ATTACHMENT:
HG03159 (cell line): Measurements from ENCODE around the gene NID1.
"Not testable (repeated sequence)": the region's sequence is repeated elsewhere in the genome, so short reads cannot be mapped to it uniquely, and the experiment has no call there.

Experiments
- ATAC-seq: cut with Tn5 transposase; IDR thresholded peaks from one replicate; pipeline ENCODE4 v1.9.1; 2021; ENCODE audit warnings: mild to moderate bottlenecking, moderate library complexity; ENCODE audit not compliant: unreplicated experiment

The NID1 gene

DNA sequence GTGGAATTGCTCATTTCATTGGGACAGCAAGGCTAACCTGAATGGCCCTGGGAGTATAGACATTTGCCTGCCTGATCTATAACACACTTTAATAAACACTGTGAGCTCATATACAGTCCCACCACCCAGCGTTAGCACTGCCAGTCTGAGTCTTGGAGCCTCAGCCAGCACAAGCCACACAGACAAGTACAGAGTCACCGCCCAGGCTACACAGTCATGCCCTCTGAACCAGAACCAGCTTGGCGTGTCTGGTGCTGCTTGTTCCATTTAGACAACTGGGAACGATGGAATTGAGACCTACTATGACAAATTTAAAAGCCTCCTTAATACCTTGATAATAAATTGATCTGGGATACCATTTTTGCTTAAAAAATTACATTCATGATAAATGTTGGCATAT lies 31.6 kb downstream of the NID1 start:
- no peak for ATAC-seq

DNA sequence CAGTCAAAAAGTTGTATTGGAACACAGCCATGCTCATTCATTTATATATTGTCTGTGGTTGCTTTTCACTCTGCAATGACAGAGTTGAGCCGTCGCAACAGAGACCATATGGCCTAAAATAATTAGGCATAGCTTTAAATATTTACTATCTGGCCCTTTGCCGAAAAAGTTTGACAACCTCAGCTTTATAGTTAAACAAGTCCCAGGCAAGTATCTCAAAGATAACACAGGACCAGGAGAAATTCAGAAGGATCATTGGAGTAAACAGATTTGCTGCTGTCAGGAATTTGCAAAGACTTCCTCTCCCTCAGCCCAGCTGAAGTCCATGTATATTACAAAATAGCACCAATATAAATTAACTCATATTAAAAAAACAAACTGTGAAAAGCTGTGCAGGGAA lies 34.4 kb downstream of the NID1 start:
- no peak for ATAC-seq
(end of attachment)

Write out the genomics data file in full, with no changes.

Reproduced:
HG03159 (cell line): Measurements from ENCODE around the gene NID1.
"Not testable (repeated sequence)": the region's sequence is repeated elsewhere in the genome, so short reads cannot be mapped to it uniquely, and the experiment has no call there.

Experiments
- ATAC-seq: cut with Tn5 transposase; IDR thresholded peaks from one replicate; pipeline ENCODE4 v1.9.1; 2021; ENCODE audit warnings: mild to moderate bottlenecking, moderate library complexity; ENCODE audit not compliant: unreplicated experiment

The NID1 gene

DNA sequence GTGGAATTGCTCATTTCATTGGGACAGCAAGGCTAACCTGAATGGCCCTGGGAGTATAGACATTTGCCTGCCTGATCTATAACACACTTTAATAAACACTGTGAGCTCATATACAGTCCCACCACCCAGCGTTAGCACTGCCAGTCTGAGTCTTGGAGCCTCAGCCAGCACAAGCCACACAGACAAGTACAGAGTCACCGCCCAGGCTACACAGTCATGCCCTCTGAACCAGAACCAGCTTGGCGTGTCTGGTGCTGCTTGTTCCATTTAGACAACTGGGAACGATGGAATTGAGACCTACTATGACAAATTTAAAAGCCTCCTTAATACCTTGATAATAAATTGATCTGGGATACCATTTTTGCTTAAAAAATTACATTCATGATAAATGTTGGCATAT lies 31.6 kb downstream of the NID1 start:
- no peak for ATAC-seq

DNA sequence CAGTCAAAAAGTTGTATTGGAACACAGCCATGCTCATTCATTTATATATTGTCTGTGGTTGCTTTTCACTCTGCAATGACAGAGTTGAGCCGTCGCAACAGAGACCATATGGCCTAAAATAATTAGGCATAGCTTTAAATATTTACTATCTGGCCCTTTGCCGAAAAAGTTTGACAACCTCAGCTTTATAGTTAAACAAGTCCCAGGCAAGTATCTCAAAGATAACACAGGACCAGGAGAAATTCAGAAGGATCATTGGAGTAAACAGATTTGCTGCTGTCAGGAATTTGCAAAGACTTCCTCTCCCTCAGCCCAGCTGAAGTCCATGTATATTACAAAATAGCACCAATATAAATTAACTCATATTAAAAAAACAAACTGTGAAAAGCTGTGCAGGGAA lies 34.4 kb downstream of the NID1 start:
- no peak for ATAC-seq